Westminster’s Debbie Samaniego Named College’s First-Ever Marshall Scholar – Westminster College News
Dec. 5, 2016 Honors Program student to pursue prestigious graduate study in the United Kingdom SALT LAKE CITY – Westminster senior Debbie Samaniego has received the 2017 Marshall Scholarship to pursue graduate study in the United Kingdom. This marks the first time a Westminster student has been selected for this prestigious award.
Read the UND McNair Program 2016-fall-news
The following is an update from COE:
Kimberly Kost joined Student Support Services (SSS) TRIO at MSUB as the new Academic Coordinator last February. As a prior TRIO participant, she has come back to the program which at one point helped her to pursue her educational dreams. Now, with more experience and a great educational background, she helps students as a mentor, as a tutor, and as a coach. In the past, Kim has worked with students of diverse backgrounds in different capacities. Being a low-income and first-generation undergraduate student, she has the experience and ability of recognizing life’s obstacles that non-traditional students have to overcome in order to graduate.
Her story is full of unique events. During high school, she was the only income in her household, but she still graduated with honors. In her senior year, she got pregnant and moved out from her mom’s house. Right after graduation, she got married and a had a baby. Today, she has overcome the odds; she is happily married and has a wonderful teenager at home. She has also managed to complete different degrees.
Kim obtained a Bachelor of Arts degree in English, a Bachelor of Science in Mathematics, an Associate of Arts in Secondary education and an Associate’s degree in Psychology. She is pursuing her master’s in Mathematics and Psychology. Kim is without a doubt a “junkie learner”, as she described herself, and would love to pass on her love for learning to our students. During the interview, Kim said “I want to push students to be more effective… help them learn how to overcome obstacles that they face as non-traditional students.”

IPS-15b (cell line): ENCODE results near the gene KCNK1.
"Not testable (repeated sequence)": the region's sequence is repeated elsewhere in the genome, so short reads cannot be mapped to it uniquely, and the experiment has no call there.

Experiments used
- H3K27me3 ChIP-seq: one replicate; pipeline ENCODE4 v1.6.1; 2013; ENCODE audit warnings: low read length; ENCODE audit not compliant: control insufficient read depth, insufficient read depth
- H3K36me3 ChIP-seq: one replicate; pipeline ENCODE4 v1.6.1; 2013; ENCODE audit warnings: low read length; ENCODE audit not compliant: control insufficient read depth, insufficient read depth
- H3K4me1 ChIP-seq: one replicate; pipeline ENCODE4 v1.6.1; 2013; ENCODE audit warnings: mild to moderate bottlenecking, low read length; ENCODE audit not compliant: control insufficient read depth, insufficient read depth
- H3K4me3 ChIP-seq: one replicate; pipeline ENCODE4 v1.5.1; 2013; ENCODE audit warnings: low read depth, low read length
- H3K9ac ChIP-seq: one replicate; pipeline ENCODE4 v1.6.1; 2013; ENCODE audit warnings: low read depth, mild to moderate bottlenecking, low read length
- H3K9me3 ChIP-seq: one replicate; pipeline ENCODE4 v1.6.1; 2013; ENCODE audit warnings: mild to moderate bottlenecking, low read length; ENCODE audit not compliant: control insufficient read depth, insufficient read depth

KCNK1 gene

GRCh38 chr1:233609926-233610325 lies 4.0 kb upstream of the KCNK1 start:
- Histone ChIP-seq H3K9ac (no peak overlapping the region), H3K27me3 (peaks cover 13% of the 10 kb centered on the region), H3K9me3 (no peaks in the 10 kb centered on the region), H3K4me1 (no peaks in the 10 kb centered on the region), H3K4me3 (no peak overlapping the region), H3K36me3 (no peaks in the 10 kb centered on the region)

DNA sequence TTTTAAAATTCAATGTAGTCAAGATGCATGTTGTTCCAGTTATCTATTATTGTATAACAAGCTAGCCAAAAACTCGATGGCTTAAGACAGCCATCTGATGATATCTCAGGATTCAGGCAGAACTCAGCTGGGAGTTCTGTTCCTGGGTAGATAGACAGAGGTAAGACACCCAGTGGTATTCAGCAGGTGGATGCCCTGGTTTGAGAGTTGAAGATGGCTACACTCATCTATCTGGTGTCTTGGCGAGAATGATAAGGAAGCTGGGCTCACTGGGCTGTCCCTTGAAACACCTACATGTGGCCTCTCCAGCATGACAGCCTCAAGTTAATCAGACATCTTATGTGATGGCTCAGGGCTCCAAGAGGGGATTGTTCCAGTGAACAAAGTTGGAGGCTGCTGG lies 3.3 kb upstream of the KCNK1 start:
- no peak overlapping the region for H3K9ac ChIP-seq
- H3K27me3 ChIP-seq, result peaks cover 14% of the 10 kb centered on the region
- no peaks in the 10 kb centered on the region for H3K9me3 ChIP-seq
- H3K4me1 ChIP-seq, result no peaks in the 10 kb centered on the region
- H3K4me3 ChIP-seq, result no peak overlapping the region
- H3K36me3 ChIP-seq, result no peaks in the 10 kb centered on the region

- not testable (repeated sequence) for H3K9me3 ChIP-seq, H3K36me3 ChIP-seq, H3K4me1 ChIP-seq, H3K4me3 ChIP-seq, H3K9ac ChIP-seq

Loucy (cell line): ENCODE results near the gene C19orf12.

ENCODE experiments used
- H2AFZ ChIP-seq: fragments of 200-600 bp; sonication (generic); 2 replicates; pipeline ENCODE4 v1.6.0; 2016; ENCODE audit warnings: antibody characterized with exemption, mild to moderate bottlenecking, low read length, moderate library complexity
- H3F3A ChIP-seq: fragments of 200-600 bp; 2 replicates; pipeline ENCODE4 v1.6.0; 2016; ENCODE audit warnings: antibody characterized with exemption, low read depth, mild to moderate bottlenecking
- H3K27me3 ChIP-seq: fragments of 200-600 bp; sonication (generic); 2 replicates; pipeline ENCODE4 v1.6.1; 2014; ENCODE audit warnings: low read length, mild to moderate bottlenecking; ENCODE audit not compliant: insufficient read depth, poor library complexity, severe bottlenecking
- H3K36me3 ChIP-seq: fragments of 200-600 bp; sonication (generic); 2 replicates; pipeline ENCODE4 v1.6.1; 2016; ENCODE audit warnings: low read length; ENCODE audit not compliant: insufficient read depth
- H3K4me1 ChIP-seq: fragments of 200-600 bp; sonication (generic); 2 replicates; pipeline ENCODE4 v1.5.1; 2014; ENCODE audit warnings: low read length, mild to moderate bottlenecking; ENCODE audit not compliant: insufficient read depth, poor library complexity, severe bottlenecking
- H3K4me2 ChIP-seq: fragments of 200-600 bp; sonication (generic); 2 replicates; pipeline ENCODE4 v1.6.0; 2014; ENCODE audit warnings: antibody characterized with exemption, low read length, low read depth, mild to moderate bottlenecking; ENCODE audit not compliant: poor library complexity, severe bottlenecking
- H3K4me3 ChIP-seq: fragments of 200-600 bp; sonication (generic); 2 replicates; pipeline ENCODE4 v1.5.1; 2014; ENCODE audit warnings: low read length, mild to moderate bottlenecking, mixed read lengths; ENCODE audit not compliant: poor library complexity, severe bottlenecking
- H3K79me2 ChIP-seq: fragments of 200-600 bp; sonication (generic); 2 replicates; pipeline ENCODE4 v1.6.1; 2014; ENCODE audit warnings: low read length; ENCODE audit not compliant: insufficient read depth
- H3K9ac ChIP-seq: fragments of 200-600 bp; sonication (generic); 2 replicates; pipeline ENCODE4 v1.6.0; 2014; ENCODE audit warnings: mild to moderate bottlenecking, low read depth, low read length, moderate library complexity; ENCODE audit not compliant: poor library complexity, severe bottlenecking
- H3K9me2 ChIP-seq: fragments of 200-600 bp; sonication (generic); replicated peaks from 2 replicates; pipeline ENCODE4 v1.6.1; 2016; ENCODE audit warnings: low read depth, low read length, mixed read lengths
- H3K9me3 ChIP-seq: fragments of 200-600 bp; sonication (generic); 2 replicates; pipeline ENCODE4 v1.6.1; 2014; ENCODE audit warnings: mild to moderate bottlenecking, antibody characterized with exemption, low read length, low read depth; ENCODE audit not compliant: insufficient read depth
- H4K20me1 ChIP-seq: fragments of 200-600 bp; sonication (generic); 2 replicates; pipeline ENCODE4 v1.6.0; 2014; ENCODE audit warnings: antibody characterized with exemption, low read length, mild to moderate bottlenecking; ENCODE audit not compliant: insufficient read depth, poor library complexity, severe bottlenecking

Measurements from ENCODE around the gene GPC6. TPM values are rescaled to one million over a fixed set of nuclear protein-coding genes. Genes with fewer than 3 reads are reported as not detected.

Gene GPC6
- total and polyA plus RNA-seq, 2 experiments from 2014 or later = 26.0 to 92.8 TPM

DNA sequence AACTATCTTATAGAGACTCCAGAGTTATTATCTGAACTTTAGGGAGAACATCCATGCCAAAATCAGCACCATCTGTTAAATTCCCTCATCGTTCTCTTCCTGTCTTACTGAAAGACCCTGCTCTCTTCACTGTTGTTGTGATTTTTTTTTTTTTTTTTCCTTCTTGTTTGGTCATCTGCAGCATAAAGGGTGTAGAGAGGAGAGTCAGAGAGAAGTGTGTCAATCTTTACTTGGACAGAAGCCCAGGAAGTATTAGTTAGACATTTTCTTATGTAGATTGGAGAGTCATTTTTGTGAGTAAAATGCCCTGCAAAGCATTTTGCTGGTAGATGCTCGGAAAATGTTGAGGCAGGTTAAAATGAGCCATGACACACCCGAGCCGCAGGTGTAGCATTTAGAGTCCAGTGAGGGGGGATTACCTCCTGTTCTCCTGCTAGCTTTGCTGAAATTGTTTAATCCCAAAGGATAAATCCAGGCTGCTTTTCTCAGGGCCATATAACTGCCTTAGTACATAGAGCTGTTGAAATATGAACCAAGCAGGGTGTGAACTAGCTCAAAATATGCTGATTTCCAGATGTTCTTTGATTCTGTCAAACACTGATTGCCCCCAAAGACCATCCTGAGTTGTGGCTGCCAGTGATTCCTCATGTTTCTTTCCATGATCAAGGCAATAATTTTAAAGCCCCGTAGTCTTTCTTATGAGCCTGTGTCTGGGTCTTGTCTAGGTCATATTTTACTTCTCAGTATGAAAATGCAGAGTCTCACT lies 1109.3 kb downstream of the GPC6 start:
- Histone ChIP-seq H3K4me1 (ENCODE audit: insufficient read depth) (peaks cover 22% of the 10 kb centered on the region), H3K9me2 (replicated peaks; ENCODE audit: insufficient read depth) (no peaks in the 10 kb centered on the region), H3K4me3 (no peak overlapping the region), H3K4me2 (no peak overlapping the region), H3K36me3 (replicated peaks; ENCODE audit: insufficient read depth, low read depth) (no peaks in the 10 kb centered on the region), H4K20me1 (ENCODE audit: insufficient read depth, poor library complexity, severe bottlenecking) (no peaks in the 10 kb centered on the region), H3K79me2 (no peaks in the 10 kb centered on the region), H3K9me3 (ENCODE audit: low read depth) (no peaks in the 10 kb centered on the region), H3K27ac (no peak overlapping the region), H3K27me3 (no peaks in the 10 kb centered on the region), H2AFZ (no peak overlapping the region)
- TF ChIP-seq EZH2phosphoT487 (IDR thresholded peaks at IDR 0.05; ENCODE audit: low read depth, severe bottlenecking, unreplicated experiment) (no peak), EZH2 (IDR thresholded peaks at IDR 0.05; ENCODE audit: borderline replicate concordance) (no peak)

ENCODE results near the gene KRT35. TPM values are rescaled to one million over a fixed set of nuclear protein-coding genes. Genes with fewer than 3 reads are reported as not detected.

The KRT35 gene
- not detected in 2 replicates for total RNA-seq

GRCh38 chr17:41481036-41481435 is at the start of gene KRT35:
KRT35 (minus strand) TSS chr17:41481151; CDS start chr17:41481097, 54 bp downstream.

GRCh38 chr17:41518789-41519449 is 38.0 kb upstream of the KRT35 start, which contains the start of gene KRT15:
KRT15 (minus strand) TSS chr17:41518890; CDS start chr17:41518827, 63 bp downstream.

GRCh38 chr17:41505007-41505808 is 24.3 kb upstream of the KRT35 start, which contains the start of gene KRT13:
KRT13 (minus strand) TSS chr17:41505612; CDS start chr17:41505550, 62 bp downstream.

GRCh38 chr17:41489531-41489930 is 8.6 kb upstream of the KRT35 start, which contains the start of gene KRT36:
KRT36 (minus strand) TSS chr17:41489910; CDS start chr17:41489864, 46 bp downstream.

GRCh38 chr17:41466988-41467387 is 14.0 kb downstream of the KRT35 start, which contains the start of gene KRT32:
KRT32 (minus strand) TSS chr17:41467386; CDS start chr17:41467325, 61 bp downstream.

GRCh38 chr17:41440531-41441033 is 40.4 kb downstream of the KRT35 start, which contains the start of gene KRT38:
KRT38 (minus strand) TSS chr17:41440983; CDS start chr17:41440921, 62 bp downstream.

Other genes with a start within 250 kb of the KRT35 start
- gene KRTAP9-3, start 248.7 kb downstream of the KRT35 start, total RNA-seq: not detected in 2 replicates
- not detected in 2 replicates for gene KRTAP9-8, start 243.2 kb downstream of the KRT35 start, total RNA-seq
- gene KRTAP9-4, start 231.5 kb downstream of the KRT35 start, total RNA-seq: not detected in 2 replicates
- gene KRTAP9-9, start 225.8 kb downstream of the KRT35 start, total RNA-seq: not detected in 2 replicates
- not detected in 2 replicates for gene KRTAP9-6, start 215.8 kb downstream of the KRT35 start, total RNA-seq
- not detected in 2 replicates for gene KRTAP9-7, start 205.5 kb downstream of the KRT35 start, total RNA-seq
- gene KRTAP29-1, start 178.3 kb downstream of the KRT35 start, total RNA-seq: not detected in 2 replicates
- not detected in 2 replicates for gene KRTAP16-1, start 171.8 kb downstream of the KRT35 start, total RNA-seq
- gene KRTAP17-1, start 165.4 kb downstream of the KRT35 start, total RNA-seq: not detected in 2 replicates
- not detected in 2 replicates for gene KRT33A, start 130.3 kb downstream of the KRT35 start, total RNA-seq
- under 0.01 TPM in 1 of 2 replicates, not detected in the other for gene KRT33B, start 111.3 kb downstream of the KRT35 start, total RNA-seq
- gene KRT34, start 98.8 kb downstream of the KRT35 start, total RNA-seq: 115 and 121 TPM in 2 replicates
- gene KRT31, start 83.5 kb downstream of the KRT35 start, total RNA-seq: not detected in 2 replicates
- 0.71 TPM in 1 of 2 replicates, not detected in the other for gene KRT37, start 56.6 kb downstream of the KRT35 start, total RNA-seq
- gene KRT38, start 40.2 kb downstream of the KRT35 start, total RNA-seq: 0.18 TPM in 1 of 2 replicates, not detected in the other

Other personal characteristics of this wonderful professional involve her warm and welcoming personality. Always with a smile on her face, she is ready to help students with financial literacy questions, career path, and so forth.
As we say in TRIO, once that you get involved with our programs, your heart belongs to TRIO.
Ten Westminster McNair Scholars traveled to Berkeley, CA early in August to present their summer research projects at the 24th Annual McNair Scholars Symposium. They were able to network with and attend the presentations of hundreds of McNair Scholars from across the country, visit either Stanford or UC Davis, and speak with recruiters at the graduate school fair. The symposium offered a number of cultural performances, and ended with a dinner cruise on San Francisco Bay. This event was the culmination of a busy summer full of research, graduate preparation seminars, and GRE Prep classes. One of our students commented, “I really enjoyed the opportunity to meet with other scholars and share research ideas….The sense of community at this conference was really wonderful.”
I wanted to share a recent article in our CSU e-newsletter that featured a story about Paul. The TRIO House on campus was recently named in his honor, specifically recognizing his long term commitment to supporting students from underrepresented backgrounds, including his years in TRIO. I thought that you may want to include this in our ASPIRE newsletter to share with others in the TRIO community.
Thanks so much!
The University of North Dakota has once again been awarded both a TRIO/Talent Search and TRIO/Educational Opportunity Center grant from the Department of Education. The goal of these programs is to ensure secondary school graduation and increase the college enrollment rate and successful degree completion among low-income, first-generation participants as they make the transition from one level of education to the next.